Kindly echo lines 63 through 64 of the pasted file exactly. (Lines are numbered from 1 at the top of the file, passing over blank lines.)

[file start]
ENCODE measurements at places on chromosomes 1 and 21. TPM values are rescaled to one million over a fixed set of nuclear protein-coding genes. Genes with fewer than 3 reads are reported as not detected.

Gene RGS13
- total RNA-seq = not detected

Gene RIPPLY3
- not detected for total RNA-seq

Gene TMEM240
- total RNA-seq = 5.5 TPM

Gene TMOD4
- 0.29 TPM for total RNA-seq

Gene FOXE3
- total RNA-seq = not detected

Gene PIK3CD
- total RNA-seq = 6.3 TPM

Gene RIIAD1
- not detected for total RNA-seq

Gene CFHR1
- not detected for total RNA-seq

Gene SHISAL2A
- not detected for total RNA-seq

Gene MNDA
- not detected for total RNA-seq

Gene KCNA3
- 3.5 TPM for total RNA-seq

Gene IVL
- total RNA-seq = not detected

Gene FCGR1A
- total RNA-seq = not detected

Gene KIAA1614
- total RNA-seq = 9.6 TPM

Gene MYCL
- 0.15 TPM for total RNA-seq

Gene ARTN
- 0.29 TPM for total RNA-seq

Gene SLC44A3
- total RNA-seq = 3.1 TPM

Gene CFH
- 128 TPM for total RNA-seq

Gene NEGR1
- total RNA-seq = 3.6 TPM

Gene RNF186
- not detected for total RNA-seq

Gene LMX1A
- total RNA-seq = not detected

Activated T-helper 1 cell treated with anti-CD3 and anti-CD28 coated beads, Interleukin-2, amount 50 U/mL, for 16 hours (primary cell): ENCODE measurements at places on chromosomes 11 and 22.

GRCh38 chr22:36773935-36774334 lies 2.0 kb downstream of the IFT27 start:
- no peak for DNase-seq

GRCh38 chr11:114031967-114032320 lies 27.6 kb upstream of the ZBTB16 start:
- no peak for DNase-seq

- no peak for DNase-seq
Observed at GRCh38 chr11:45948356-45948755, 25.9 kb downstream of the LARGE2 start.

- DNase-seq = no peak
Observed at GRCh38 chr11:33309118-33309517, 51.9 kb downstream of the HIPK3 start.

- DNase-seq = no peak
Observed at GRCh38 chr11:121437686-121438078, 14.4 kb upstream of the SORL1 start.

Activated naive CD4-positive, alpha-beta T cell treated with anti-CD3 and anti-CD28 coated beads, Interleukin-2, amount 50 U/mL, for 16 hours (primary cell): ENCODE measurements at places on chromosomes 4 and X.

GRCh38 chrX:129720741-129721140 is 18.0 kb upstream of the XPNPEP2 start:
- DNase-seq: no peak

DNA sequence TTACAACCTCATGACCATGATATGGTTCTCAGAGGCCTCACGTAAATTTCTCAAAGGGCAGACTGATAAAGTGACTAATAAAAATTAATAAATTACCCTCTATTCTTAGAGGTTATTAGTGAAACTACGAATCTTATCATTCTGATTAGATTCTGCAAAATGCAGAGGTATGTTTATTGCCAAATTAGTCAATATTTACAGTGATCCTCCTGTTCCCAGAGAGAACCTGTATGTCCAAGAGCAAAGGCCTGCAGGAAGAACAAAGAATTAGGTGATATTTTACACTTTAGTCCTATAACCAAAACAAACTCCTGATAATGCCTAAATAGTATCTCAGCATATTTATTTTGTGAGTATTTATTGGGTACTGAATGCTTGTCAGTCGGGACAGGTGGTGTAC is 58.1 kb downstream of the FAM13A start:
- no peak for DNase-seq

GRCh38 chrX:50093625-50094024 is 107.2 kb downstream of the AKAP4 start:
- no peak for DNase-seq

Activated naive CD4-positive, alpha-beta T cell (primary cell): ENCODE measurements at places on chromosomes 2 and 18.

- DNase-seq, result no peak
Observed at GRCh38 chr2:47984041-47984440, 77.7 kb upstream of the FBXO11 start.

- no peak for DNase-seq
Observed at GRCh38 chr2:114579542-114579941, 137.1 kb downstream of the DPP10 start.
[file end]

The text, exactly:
- DNase-seq, result no peak
Observed at GRCh38 chr2:47984041-47984440, 77.7 kb upstream of the FBXO11 start.